WHO recommends restorative plasma to fight COVID-19 – Community News
Covid-19

WHO recommends restorative plasma to fight COVID-19

ORANGE COUNTY, Fla. – The World Health Organization now advises against the use of a popular COVID-19 treatment.


What you need to know

  • Recovering plasma has been a popular COVID-19 treatment for the past year and a half
  • Using plasma from people who have recovered from COVID-19 was believed to help people suffering from the virus
  • However, the WHO announced on Tuesday that it is now not recommending the treatment outside of clinical trials

Restorative plasma was one of the first treatments created at the start of the pandemic in an effort to help the critically ill. But the WHO now says evidence shows that restorative plasma does not improve survival or reduce the need for mechanical ventilation for those battling COVID-19.

The restorative plasma treatment has been popular for the past year and a half, with COVID-19 survivors eager to help others beat the coronavirus.

Before James Crocker, he became seriously ill in March 2020 and later tested positive for coronavirus, just as news of COVID-19 first spread across the country. Once he recovered, he said he switched to a then-new form of COVID-19 treatment and began donating restorative plasma to help others.

“And a friend of a friend in Orlando had contracted the virus and was lying on what they thought was his deathbed. And after I donated plasma, he recovered literally three days later astonishingly,” Crocker said.

Seeing that rapid recovery, Crocker sprang into action and began coordinating recovery plasma donations in Florida and across the country through Plasma For Lives and said he had seen the success of the treatments in others.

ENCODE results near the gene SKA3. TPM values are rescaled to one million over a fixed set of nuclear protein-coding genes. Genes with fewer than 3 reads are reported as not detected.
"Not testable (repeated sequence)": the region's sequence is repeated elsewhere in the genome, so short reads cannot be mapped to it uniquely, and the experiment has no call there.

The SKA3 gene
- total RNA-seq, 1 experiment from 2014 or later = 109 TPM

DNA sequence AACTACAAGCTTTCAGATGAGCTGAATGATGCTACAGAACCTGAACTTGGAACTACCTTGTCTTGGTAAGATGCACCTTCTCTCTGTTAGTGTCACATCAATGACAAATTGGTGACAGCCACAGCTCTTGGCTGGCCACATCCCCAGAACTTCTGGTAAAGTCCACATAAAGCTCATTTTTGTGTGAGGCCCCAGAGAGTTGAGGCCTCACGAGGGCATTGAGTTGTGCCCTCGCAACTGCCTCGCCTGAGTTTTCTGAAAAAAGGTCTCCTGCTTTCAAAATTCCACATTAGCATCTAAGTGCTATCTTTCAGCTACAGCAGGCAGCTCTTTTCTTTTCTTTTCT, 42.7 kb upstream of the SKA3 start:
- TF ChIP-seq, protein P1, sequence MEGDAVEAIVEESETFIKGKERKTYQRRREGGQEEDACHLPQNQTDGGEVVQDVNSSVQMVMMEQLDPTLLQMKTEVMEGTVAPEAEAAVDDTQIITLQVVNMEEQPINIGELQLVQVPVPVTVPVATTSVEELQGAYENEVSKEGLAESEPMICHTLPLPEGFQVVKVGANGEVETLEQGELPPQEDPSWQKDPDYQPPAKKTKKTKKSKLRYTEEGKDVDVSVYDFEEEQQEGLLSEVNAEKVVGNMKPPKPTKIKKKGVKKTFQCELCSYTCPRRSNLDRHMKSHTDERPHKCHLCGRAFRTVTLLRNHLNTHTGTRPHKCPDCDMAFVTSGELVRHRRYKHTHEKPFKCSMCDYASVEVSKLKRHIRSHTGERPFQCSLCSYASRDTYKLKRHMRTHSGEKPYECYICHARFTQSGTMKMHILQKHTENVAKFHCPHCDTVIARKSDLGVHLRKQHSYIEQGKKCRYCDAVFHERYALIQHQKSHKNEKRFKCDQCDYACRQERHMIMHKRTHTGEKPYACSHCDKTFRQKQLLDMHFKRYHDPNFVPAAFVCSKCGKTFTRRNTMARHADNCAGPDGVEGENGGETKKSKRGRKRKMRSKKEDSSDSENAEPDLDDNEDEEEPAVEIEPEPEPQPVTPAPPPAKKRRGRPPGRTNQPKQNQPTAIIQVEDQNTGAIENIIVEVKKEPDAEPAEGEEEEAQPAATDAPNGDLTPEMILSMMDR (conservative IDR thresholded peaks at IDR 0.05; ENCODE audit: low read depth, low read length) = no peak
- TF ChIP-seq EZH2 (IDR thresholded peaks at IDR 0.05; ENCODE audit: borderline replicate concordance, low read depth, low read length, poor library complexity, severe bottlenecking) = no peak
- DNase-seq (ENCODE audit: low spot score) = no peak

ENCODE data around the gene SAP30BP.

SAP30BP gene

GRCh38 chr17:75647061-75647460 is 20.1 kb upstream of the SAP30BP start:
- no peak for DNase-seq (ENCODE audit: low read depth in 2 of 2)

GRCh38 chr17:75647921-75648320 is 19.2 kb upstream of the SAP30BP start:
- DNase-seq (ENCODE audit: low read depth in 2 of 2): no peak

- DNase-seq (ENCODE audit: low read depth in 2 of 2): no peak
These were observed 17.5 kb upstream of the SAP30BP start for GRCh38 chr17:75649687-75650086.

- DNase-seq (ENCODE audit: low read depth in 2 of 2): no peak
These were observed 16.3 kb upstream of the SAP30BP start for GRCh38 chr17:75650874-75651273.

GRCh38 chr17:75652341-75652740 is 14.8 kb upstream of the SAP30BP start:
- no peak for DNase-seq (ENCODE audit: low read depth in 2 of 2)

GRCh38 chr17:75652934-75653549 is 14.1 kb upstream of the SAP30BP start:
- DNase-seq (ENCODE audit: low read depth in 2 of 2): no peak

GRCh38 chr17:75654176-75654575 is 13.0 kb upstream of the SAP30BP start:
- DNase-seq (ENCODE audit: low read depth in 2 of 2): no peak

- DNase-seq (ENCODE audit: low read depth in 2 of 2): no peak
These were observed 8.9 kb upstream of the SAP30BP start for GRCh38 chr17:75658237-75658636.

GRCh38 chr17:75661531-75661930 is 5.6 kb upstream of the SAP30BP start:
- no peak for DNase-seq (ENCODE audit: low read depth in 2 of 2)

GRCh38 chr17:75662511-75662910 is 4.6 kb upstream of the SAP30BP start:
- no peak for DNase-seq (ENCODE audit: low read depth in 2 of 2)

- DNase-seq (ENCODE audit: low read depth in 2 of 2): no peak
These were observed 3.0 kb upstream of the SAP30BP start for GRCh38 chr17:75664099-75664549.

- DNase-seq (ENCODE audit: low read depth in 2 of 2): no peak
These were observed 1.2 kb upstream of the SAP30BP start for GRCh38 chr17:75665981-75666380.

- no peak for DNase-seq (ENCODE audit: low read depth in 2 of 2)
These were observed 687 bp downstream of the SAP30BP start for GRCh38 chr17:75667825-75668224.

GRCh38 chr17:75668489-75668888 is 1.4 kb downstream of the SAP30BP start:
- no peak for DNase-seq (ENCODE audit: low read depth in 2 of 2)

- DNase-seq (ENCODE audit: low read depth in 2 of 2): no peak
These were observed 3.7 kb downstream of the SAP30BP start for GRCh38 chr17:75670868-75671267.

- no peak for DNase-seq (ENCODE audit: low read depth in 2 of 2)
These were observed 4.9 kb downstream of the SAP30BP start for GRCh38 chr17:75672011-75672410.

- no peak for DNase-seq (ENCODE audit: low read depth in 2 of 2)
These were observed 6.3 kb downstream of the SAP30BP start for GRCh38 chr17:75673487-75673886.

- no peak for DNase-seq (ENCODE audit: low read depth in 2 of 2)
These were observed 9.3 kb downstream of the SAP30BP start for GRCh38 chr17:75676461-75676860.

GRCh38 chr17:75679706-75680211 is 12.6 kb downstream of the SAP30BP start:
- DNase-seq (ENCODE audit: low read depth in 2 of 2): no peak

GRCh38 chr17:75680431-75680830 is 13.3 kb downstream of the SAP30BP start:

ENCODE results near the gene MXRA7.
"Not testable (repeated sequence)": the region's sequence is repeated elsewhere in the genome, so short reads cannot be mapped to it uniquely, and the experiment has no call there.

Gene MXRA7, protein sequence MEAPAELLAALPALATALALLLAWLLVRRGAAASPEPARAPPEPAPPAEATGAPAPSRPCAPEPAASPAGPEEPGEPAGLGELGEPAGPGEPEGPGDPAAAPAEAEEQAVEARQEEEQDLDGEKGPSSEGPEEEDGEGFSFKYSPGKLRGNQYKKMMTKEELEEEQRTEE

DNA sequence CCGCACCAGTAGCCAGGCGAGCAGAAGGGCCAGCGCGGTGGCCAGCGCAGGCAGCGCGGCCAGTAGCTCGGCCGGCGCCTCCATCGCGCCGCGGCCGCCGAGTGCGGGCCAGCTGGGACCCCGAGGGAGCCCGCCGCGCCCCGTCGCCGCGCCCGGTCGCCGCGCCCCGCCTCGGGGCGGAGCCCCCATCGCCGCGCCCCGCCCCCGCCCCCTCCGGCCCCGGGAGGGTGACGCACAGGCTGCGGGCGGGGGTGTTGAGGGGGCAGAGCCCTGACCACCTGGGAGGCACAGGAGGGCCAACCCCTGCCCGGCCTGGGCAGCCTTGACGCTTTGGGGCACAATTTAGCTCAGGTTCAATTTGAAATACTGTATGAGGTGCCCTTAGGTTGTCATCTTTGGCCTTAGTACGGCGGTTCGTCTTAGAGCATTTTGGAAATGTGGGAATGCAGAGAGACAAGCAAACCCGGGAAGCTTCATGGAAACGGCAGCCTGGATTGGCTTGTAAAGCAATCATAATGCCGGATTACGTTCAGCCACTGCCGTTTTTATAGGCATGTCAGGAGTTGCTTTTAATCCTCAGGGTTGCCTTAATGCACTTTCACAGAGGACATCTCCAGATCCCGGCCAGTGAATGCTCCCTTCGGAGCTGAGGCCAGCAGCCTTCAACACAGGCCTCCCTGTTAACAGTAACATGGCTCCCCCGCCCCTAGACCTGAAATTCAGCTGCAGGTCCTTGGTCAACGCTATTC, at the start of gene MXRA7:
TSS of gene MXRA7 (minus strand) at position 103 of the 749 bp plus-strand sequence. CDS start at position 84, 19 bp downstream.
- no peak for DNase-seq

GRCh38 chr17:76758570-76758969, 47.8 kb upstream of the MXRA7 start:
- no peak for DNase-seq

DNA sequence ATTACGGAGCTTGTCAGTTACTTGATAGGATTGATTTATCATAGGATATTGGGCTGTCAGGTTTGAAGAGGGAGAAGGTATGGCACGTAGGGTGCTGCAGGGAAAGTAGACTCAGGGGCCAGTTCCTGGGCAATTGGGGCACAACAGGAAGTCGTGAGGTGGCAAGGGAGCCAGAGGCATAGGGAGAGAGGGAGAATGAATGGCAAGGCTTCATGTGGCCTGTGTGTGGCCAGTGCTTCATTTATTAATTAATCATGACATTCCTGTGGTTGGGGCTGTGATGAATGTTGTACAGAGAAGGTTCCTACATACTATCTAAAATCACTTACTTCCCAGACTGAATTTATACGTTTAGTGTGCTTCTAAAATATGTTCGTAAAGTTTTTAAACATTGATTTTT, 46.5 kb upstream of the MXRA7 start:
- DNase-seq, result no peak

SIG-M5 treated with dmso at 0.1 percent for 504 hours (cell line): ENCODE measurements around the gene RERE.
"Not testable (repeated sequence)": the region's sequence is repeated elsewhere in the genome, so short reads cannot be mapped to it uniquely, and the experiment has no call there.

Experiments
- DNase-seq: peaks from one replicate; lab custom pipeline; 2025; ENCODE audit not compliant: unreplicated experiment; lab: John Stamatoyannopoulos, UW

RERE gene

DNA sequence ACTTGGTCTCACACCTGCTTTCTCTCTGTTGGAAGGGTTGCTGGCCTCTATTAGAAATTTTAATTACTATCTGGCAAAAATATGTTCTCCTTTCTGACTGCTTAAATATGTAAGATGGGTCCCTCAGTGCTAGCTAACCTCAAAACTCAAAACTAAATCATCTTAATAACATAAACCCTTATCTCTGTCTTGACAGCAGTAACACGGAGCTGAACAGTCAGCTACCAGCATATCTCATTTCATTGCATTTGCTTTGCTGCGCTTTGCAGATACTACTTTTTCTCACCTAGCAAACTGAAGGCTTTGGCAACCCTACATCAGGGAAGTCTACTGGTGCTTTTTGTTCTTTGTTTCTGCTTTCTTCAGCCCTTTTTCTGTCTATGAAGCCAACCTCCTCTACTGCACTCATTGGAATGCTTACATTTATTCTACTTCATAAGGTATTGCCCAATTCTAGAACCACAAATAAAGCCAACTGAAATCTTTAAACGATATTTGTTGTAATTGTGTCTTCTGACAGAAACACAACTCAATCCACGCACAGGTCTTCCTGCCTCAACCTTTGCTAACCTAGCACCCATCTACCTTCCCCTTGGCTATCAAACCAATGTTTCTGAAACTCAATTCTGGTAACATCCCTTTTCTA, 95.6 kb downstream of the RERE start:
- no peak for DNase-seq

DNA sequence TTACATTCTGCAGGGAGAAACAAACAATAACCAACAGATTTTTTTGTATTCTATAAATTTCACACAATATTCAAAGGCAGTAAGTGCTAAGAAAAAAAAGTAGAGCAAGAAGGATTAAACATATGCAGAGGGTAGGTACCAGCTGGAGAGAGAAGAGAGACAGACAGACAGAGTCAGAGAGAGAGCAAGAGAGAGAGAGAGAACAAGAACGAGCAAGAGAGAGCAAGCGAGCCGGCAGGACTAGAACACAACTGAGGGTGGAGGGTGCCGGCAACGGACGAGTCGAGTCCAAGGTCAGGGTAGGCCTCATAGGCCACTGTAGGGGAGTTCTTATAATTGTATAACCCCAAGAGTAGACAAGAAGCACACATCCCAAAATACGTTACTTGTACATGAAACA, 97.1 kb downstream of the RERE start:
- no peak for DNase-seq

“You know, I will always count my donations and the donations of others who participated besides me as a valuable part of the fight against this virus,” Crocker said.

Now, a year and a half after the pandemic, the World Health Organization now recommends the use of restorative plasma except in clinical trials for severe and critical COVID-19 patients.

It comes months after the FDA scaled back its own emergency authorization recommendation for plasma recovery in February, to cover only those hospitalized early and those patients whose immune system disorders don’t allow them to produce strong antibody responses.

“Early anecdotal reports showed it could be helpful, but later studies have shown almost conclusively that it doesn’t delay hospitalizations, it doesn’t prevent going to the ICU, it doesn’t alter the rate of death,” said infectious disease specialist Dr. . Michael Muszynski.

Muszynski said restorative plasma is expensive to produce and has a shorter shelf life as a blood product. And, he said, it’s not much needed now because monoclonal antibody treatments have been shown to be much more effective at fighting COVID-19.

“I think across the country the use of restorative plasma will decrease or even stop, especially when we have other therapies that are more effective,” Muszynski said.

But others like Crocker, who have seen the impact that restorative plasma has had on those battling COVID-19, aren’t sure whether eliminating the treatment is the right decision.

“It seems there are a plethora of cases where restorative plasma made a difference,” Crocker said. “And in the end, I’ll leave that to the medical community to decide.”